The Future of Mobile Technology

September 20th, 2012
[ Geek ]

I was lucky enough to have spent last weekend at another instance of Alistair‘s Bitnorth conference. Core to Bitnorth is that everyone contributes. I gave a short talk with no slides. I figured I’d do my best to share it with you here.

If you’ve been following along here you’ll likely know that I began an experiment almost two years ago in ditching my smartphone. That experiment continues and likely can’t be called an experiment any longer.


What I did was get rid of my smartphone, which at the time was an android device, and moved to an old school, voice only cell phone. Previously I was a blackberry user for years. An interesting side note is that my android device was only a few months old, had cost me $99, and I had signed into a three year contract with rogers. I figured that would be my biggest challenge. I posted on kijiji that I would be willing to give my almost brand new device away as long as the person taking it took on my contract. I had dozens of responses within an hour. I had no idea it was that simple.


I bought a John’s Phone along with a 3G Kindle. The 3G Kindle gave me free 3G access, allowing me to check my webmail on the road, in a pinch. No data plan, more email away from desk, no SMS.

This Isn’t For You…This Isn’t A Crusade

Since doing this, I’ve taken on a part-time role as smartphone therapist. When I explain my odd phone situation, most people explain to me their setup and how they’ve tamed their smartphones and it isn’t an issue for them. That’s great, I’m not on a crusade here, I’m not saving the planet, I’m not asking anyone to get rid of their smartphone or change their usage patterns.

A large majority of people also express their wish to ditch their smartphone and explain to me why that’s not possible for them. Again, you can’t live without your smartphone, that’s cool, keep it.


So why do this? I had a few reasons to try this. One was to simply be less connected, less open to interruption. For me, a smartphone had opened the door to hundreds, possibly thousands of people to interrupt me 24/7.

I also wanted to be more present and place more value on the people physically around me. If you took the time to come out and meet me for a coffee then I want to be present. My lazy buddy who couldn’t get off the couch can’t text, twitter, or whatever me and take my attention away. He can get off his ass and join us.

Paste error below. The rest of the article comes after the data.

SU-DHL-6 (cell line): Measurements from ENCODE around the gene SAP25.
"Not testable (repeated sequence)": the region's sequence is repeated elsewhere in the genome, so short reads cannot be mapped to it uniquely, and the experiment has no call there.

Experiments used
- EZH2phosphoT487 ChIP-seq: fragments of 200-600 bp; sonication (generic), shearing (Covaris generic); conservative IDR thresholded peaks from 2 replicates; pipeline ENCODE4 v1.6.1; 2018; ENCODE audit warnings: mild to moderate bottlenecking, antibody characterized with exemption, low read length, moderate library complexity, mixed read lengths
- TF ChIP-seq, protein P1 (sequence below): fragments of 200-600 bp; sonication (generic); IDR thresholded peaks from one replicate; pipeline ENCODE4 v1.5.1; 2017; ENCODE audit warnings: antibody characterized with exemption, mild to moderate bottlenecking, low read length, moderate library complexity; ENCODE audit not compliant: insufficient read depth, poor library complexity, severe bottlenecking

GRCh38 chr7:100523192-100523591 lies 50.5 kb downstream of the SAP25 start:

I want to solve big problems. I believe that requires something other than direct, conscious work. Solving the big problems in my life requires lot’s of time for me to daydream and stare at the wall. A smartphone stole most of that time from me. I filled in all the gaps with junk from my smartphone.


In my case, I make myself highly available by phone. My phone number is on all my sites and in every signature. You do have to ‘train’ others. That requires responding to so-called urgent emails by letting them know you don’t have a smartphone and to please phone you if it’s urgent. I only had to send a few of these emails.


I don’t have any upgrade stress. I don’t care about the latest device, app, game etc. I have no idea what number of iphone I should be buying next. For some people, removing that from your life will free up a couple of hours a day.

I really do believe I regrown, or repaired, my ability to focus and my attention span.

Being more present has allowed me to develop stronger relationships with the people around me, including my family and kids.

I have a chance to be curious again. When around others, that requires stopping people from checking their phones for an answer. People, it’s okay not to know something, it’s okay to be curious about something and enjoy that for a bit.

I’ve likely read more books since making this change than my entire life before that.

I do not get more phone calls. My sense is that people take a moment to reflect on their *urgent* email. They consider whether a phone call is required and my guess is that most of the time they decide it can wait. I don’t believe I get more email either but I didn’t measure any of this.

The biggest reason I have no interest in a smartphone is I do believe it’s increased my ability to solve the big problems. So keep your smartphone please! I’ll keep tackling the big problems and keep that advantage to myself.